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An Analysis of John – Chapter 1

May 17, 2013
Holy Bible

The Gospel of John is distinct in nature to the three synoptic gospels in that rather than just record the ministry of Jesus, he wrote “that ye might believe that Jesus is the Christ, the Son of God…” – 20:31. Whereas the synoptic gospels present Jesus’ ministry in historical context, John records His ministry in a more spiritual context, giving an interpretation of the facts of Jesus’ life rather than just a presentation of the facts in historical sequence. In fact, many of Jesus’ miracles are not mentioned in this gospel, and none of His parables are mentioned. There are, however, a few miracles recorded here that are not mentioned in the other three gospels. John also uses the miracles he records as teaching tools, rather than using them to reveal Jesus’ deity. Most often after a miracle, there follows a discourse discussing the implications of the incident. I’ll be writing a series of analysis articles, detailing each chapter.

John Chapter 1

Right off the bat, we’re returning to Genesis, mirroring verse with verse with the words “In the beginning…” – 1:1. John is reiterating an important truth. That even before creation, God “was”. This is comparable to His statement to Moses in Exodus 3:14: “I AM THAT I AM“. Jesus will make a similar statement later in the gospel in 8:58 where he states that “Before Abraham was, I am“, and in 18:5, 8 where he states simply: “I am“. This means that before creation, the Trinity (The Father, The Son, and The Holy Spirit [Genesis 1:2]) “were“. John is also firing up for his declaration of Jesus as the Christ. He states that “In the beginning was the Word, and the Word was with God, and the Word was God.” – 1:1. We know from Genesis 1:3 that the creation was by the Word of God (Gr. logos). “The Word was God” stresses the essential unity between God the Father and God the Son in eternity, and “the Word was with God” stresses the distinction of the Son and His divinity. This is probably the perfect description of the Trinity, its distinction and unity in one verse.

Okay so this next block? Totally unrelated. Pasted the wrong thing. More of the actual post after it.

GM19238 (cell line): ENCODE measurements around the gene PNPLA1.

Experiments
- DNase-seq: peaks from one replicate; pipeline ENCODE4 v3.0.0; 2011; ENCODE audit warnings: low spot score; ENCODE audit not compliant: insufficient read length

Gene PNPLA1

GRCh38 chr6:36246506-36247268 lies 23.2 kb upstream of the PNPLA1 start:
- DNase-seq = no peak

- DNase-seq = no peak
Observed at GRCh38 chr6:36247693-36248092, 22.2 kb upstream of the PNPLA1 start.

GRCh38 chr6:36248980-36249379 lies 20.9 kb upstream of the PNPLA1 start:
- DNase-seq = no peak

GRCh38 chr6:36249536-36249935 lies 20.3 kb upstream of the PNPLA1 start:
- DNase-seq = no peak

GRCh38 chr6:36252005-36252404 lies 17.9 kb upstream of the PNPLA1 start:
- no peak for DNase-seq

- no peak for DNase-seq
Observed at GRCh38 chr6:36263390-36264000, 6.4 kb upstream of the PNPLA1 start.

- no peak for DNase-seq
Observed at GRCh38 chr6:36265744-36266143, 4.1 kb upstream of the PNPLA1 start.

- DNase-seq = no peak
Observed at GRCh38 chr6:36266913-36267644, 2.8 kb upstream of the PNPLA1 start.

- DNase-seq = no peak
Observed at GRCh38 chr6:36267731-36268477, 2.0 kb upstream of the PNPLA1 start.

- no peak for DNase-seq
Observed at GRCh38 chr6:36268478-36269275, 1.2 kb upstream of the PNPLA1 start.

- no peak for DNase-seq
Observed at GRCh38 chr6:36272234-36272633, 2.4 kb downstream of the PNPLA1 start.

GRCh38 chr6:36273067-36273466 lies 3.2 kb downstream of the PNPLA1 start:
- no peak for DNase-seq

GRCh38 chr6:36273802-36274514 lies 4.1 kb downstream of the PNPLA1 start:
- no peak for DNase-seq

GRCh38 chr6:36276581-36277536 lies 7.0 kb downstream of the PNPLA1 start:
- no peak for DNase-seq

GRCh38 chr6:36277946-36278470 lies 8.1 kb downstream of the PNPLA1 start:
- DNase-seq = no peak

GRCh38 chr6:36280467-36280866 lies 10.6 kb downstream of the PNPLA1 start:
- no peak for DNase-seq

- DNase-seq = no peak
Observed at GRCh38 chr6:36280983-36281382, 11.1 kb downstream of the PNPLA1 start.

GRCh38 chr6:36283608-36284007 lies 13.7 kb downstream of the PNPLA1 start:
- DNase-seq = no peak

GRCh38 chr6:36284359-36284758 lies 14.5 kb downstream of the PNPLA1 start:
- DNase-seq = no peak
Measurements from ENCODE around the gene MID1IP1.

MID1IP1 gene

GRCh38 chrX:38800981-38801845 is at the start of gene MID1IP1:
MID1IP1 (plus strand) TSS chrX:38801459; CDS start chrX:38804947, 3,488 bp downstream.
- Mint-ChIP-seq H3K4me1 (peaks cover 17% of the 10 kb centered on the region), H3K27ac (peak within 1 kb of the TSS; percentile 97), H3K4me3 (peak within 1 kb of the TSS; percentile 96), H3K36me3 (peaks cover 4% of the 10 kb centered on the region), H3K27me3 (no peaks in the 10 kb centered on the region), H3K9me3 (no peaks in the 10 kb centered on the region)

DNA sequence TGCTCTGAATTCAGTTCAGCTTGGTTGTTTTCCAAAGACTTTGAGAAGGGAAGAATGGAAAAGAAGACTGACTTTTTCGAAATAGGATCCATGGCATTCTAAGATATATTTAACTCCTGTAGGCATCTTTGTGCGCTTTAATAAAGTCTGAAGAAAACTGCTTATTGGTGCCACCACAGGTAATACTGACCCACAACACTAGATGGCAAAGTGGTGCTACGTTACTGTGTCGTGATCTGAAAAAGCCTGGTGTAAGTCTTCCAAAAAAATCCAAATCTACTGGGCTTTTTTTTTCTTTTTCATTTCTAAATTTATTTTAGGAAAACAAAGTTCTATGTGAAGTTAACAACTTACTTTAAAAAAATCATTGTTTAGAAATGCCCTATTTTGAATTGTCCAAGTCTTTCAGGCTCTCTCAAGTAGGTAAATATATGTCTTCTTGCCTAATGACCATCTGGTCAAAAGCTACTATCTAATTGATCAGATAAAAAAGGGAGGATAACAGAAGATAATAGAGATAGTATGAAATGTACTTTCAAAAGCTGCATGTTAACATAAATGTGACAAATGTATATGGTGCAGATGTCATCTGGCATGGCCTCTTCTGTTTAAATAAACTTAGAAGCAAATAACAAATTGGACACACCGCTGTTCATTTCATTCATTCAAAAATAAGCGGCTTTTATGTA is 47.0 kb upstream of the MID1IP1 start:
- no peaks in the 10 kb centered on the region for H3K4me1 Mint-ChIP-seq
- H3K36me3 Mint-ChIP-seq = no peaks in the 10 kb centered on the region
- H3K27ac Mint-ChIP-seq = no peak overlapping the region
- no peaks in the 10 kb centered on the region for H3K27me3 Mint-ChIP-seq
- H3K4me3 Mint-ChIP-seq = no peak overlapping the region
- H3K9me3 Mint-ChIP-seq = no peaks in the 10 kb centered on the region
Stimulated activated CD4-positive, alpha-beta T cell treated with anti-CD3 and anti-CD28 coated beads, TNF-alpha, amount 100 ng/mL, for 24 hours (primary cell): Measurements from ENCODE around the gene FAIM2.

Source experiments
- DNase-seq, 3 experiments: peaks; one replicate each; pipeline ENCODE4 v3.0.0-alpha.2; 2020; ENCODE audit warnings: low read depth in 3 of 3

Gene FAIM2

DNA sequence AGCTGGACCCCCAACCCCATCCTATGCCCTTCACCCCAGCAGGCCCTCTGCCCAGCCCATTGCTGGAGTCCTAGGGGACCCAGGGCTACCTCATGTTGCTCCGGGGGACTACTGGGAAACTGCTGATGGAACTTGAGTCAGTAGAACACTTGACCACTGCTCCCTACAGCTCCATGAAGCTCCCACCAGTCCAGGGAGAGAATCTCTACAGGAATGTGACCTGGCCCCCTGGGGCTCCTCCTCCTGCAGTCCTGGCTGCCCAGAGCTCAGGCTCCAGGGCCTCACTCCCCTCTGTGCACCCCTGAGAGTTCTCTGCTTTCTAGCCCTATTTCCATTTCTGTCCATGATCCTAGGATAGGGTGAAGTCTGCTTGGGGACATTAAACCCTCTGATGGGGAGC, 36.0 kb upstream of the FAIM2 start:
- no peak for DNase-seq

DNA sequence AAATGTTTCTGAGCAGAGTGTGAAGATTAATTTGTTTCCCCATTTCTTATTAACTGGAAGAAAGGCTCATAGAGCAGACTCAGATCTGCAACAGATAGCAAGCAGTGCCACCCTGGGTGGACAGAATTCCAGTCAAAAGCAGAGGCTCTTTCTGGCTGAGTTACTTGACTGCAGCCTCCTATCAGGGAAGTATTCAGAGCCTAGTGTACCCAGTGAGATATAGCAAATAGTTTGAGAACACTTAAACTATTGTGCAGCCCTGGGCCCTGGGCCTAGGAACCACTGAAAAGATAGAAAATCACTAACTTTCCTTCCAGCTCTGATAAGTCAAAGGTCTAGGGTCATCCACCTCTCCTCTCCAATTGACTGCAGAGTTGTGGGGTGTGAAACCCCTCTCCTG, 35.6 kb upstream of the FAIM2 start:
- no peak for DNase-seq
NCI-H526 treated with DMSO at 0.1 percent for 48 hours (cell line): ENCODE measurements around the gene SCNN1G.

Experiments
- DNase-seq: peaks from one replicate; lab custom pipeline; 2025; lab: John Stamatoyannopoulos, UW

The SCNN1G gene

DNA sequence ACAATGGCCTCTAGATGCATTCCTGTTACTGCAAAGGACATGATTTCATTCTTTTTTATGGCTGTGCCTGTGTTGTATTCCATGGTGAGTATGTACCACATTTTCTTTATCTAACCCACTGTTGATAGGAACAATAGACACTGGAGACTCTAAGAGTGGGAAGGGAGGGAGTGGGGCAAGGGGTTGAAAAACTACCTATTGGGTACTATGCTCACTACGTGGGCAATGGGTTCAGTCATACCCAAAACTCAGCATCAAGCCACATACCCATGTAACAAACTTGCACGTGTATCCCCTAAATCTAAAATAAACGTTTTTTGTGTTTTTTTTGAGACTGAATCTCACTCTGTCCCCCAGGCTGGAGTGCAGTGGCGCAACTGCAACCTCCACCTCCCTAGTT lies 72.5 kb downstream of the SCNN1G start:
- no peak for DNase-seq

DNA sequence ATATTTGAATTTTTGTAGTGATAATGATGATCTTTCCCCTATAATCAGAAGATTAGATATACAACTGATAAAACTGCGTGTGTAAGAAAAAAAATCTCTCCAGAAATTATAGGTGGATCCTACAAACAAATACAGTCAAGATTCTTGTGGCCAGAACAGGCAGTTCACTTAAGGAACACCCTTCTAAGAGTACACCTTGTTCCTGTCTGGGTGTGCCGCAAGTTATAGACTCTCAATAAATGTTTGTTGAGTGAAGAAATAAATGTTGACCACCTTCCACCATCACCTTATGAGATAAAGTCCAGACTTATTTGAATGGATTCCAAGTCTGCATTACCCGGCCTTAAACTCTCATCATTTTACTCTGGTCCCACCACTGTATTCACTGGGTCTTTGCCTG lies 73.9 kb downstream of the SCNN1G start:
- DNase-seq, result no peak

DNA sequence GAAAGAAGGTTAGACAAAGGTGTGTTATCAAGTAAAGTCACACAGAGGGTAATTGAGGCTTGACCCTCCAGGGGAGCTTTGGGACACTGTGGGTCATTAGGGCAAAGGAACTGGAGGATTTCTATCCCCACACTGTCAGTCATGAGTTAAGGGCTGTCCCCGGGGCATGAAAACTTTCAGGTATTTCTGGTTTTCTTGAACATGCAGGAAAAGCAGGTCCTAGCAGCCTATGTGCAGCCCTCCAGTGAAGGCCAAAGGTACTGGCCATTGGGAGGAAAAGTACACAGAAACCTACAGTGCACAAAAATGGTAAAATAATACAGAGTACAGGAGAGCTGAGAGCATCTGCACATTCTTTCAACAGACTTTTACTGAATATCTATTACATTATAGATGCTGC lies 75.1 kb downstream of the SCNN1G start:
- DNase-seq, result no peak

Baptism of Jesus

Baptism of Jesus